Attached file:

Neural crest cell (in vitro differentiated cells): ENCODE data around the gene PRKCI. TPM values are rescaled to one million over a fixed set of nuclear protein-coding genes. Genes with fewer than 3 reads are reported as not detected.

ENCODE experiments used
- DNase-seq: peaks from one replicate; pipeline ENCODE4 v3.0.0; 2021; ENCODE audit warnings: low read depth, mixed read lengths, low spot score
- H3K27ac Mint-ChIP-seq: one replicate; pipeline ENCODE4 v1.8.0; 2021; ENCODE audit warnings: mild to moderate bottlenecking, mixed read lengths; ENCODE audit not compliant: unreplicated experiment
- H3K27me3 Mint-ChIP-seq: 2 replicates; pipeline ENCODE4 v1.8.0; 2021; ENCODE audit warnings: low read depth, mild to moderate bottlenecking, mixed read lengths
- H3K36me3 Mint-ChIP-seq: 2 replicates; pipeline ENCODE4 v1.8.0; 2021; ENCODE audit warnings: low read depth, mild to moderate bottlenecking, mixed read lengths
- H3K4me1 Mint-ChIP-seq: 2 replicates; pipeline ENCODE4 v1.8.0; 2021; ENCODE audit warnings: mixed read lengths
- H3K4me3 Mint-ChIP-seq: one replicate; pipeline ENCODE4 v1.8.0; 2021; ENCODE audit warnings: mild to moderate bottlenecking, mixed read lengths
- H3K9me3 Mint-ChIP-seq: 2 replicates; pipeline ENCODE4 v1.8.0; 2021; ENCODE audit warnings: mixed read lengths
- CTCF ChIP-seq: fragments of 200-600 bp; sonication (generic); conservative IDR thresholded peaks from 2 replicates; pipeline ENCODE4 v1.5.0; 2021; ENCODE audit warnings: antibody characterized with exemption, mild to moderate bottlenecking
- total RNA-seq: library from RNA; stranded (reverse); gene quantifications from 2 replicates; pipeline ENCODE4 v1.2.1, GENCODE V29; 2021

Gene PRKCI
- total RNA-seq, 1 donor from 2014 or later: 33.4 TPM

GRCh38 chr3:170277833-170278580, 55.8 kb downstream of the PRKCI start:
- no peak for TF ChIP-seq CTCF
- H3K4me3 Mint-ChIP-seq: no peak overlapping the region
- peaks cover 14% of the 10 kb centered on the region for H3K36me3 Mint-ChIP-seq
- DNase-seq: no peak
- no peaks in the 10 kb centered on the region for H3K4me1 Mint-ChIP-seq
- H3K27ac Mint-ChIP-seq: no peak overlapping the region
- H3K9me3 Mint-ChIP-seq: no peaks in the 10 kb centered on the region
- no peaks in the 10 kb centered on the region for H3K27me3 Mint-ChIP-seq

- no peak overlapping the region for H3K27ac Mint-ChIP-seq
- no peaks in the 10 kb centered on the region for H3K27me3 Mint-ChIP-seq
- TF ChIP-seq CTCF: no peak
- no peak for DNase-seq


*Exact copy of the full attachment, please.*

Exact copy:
Neural crest cell (in vitro differentiated cells): ENCODE data around the gene PRKCI. TPM values are rescaled to one million over a fixed set of nuclear protein-coding genes. Genes with fewer than 3 reads are reported as not detected.

ENCODE experiments used
- DNase-seq: peaks from one replicate; pipeline ENCODE4 v3.0.0; 2021; ENCODE audit warnings: low read depth, mixed read lengths, low spot score
- H3K27ac Mint-ChIP-seq: one replicate; pipeline ENCODE4 v1.8.0; 2021; ENCODE audit warnings: mild to moderate bottlenecking, mixed read lengths; ENCODE audit not compliant: unreplicated experiment
- H3K27me3 Mint-ChIP-seq: 2 replicates; pipeline ENCODE4 v1.8.0; 2021; ENCODE audit warnings: low read depth, mild to moderate bottlenecking, mixed read lengths
- H3K36me3 Mint-ChIP-seq: 2 replicates; pipeline ENCODE4 v1.8.0; 2021; ENCODE audit warnings: low read depth, mild to moderate bottlenecking, mixed read lengths
- H3K4me1 Mint-ChIP-seq: 2 replicates; pipeline ENCODE4 v1.8.0; 2021; ENCODE audit warnings: mixed read lengths
- H3K4me3 Mint-ChIP-seq: one replicate; pipeline ENCODE4 v1.8.0; 2021; ENCODE audit warnings: mild to moderate bottlenecking, mixed read lengths
- H3K9me3 Mint-ChIP-seq: 2 replicates; pipeline ENCODE4 v1.8.0; 2021; ENCODE audit warnings: mixed read lengths
- CTCF ChIP-seq: fragments of 200-600 bp; sonication (generic); conservative IDR thresholded peaks from 2 replicates; pipeline ENCODE4 v1.5.0; 2021; ENCODE audit warnings: antibody characterized with exemption, mild to moderate bottlenecking
- total RNA-seq: library from RNA; stranded (reverse); gene quantifications from 2 replicates; pipeline ENCODE4 v1.2.1, GENCODE V29; 2021

Gene PRKCI
- total RNA-seq, 1 donor from 2014 or later: 33.4 TPM

GRCh38 chr3:170277833-170278580, 55.8 kb downstream of the PRKCI start:
- no peak for TF ChIP-seq CTCF
- H3K4me3 Mint-ChIP-seq: no peak overlapping the region
- peaks cover 14% of the 10 kb centered on the region for H3K36me3 Mint-ChIP-seq
- DNase-seq: no peak
- no peaks in the 10 kb centered on the region for H3K4me1 Mint-ChIP-seq
- H3K27ac Mint-ChIP-seq: no peak overlapping the region
- H3K9me3 Mint-ChIP-seq: no peaks in the 10 kb centered on the region
- no peaks in the 10 kb centered on the region for H3K27me3 Mint-ChIP-seq

- no peak overlapping the region for H3K27ac Mint-ChIP-seq
- no peaks in the 10 kb centered on the region for H3K27me3 Mint-ChIP-seq
- TF ChIP-seq CTCF: no peak
- no peak for DNase-seq